Attorneys oppose new RAF system
20 December 2007
The Johannesburg Attorneys Association has renewed its call for the Road Accident Fund to honour Court orders and settlement agreements it reaches and pay settlements in time. The call comes in the wake of yet another incident where property of the RAF was attached in lieu of unsettled claims by victims of road accidents, and further attempts by the Fund to cut the legal profession out of the equation by instituting direct claim and settlement protocols between victims and the RAF.
"It is absurd," says legal specialist, attorney Michael de Broglio. "As it is the RAF are barely managing to run their own finances and pay claims to victims of accidents. Now the fund aims to burden itself with yet more administration costs while already in the red in a blatant attempt to by-pass attorneys." Consequentially, says de Broglio, road accident victims will face an impenetrable barrier of red tape in any effort to claim against the RAF.
"Without legal representation for victims," he says, "the RAF has free reign to under-settle claims, drag out payments or, as we already see, not settle at all until dragged to Court where they then settle us at the last minute. I question why the RAF cannot honour Court orders and make payments on time and as agreed by them. Their Finance Department is clumsy, administratively inept and mismanaged to such an extent that it continues to walk the tight rope of the patience of the public and the Courts daily." De Broglio says he doubts whether direct payments by the RAF, as claimed by the Fund, would speed payments up as its CEO Jacob Modise reportedly stated this week. "The RAF has proven, time and again, that it is incapable of managing itself.
Now it wants to handle claims against itself and toss out attorneys. How could anyone possibly expect that the situation would improve when even attorneys have to get Court orders and use the Sheriff to get payments honoured by the Fund?"
De Broglio says that at the moment the RAF deals with approximately 500 attorney firms representing, on average, some 120 000 victims of road accidents annually. Should the RAF pursue its proposed new policy, he says that it is highly likely that the vast majority of claimants would never finish jumping the hurdles the RAF seems to set in the path of anyone requiring compensation.
Several lawyers have contacted the JAA saying that the roll out of the new system, had in fact, led to a slowing down of payments and staff at the RAF were privately commenting on and blaming the new R 30 million system. The JAA hoped the situation would be sorted out urgently considering victims need compensation, and not a deluge of allegations blaming the past, lauding expensive new systems and software programs, which have yet to work effectively. Even today, if an RAF payment was received by an attorney, it remains impossible to know which client or claim such a payment is relevant to, as it seems the phone at the Fund is not being answered most of the time, and RAF staff members who have been contacted privately, say they have no way of knowing, with the new system, who the payments are actually for and have advised only one Department, which cannot be reached, can provide the answers.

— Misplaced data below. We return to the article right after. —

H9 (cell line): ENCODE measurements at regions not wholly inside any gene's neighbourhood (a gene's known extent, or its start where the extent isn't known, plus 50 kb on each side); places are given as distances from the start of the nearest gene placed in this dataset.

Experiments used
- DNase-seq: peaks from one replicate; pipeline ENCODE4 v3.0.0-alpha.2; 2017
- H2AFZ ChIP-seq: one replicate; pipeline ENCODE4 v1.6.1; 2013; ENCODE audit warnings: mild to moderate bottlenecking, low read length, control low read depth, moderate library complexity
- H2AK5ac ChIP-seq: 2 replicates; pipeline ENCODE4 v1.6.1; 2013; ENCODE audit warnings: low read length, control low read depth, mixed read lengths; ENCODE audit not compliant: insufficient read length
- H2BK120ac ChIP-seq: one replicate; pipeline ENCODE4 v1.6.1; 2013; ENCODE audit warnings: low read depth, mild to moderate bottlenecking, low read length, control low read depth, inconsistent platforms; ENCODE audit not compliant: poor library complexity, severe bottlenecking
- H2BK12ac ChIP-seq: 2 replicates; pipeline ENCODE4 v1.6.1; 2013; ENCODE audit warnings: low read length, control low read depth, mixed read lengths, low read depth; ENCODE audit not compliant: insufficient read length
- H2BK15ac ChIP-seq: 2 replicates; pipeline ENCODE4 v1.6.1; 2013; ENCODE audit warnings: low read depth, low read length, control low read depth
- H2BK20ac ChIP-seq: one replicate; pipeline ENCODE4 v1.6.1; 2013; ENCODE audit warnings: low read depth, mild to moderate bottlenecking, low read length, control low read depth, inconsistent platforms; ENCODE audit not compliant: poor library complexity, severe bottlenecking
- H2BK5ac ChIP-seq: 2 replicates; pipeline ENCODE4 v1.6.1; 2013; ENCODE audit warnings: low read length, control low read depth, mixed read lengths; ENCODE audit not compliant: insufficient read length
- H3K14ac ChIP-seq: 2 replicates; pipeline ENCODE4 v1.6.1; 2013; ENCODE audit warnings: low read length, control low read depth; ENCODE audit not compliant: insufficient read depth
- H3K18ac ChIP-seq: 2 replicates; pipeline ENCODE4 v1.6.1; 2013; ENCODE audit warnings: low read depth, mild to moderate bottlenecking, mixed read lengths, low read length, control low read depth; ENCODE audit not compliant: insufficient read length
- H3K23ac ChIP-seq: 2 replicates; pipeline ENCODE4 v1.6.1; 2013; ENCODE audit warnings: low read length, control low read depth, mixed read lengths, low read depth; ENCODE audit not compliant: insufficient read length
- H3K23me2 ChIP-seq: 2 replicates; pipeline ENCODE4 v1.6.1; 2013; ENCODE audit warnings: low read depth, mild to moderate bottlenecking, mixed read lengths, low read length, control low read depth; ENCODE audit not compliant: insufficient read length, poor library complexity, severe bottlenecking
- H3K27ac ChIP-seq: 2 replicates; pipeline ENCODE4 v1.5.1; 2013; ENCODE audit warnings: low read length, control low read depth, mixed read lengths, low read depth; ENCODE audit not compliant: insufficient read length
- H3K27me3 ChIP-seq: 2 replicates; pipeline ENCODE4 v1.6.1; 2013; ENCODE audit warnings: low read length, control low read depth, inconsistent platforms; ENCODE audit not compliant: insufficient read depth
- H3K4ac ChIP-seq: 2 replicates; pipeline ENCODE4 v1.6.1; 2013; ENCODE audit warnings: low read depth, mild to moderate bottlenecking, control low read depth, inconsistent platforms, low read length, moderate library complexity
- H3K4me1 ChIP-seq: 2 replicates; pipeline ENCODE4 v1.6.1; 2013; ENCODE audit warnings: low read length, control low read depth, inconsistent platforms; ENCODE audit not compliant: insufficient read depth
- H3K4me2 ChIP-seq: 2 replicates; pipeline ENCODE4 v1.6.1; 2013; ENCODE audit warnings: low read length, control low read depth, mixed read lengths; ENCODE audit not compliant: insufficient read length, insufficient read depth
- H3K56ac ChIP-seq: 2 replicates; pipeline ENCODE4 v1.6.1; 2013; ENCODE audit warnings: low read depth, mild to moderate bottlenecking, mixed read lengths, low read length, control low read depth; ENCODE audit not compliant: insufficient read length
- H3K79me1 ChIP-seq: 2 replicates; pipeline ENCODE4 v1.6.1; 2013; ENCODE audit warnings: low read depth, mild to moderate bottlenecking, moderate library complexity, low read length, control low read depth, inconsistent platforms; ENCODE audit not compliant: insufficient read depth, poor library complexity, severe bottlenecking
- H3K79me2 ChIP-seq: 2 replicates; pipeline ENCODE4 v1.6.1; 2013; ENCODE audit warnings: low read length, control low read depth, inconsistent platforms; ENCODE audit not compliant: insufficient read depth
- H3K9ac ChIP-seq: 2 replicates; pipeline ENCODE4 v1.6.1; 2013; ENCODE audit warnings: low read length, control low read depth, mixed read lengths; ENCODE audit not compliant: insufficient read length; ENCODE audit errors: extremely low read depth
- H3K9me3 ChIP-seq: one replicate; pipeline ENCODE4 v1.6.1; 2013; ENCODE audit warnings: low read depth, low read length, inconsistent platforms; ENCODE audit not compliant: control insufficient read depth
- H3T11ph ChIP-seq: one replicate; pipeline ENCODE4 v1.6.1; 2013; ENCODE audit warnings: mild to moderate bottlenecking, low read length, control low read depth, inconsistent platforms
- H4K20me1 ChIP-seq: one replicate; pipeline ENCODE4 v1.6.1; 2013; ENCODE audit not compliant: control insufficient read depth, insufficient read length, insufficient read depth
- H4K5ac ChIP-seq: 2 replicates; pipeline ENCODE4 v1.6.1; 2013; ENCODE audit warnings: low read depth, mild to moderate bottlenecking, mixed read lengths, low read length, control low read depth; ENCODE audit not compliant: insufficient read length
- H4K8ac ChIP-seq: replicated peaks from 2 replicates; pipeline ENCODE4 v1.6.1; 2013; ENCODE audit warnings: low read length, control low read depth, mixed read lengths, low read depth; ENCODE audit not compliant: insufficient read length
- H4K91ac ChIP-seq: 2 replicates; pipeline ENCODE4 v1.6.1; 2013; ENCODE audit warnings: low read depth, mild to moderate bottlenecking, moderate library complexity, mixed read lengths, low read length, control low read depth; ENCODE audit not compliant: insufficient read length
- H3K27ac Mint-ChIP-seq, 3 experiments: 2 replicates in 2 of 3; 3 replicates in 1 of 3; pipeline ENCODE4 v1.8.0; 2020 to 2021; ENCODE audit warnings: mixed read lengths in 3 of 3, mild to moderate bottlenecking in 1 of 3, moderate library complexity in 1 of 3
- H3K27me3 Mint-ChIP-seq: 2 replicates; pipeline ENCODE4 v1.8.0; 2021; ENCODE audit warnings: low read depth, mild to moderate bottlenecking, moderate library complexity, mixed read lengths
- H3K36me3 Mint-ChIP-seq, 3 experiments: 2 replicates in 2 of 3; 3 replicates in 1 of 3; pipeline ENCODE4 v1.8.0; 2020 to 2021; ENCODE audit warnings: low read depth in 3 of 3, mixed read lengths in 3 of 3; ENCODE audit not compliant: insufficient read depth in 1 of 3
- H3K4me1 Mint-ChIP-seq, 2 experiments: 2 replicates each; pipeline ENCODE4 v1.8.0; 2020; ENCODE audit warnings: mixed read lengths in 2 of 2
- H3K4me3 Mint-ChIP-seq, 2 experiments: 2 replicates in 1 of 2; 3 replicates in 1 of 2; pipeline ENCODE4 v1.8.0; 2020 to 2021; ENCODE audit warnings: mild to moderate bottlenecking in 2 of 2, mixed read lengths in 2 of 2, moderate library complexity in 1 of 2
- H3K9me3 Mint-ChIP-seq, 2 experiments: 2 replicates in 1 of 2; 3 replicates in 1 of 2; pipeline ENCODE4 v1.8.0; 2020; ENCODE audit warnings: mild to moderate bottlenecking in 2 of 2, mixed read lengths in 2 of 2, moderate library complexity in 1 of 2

Still, in the future, the taxpayer will be subsidizing an even larger administration. In addition, it seems that the RAF has also failed to consider simple factors such as FICA compliance during the claim process. De Broglio says that attorneys often assist clients in opening bank accounts.
"Presently attorneys act on behalf of victims, mostly on upfront risk with a percentage of the settled claim covering legal costs which includes lots of costs in the form of medical experts. Few attorneys will, in future, be prepared to assume any risk should the RAF elect to continue with its direct payments. This, coupled with the proposed changes to the RAF's governing legislation will leave South African road accident victims in a defenceless position should they dare to claim compensation from the fund. One wonders if this really the purpose?"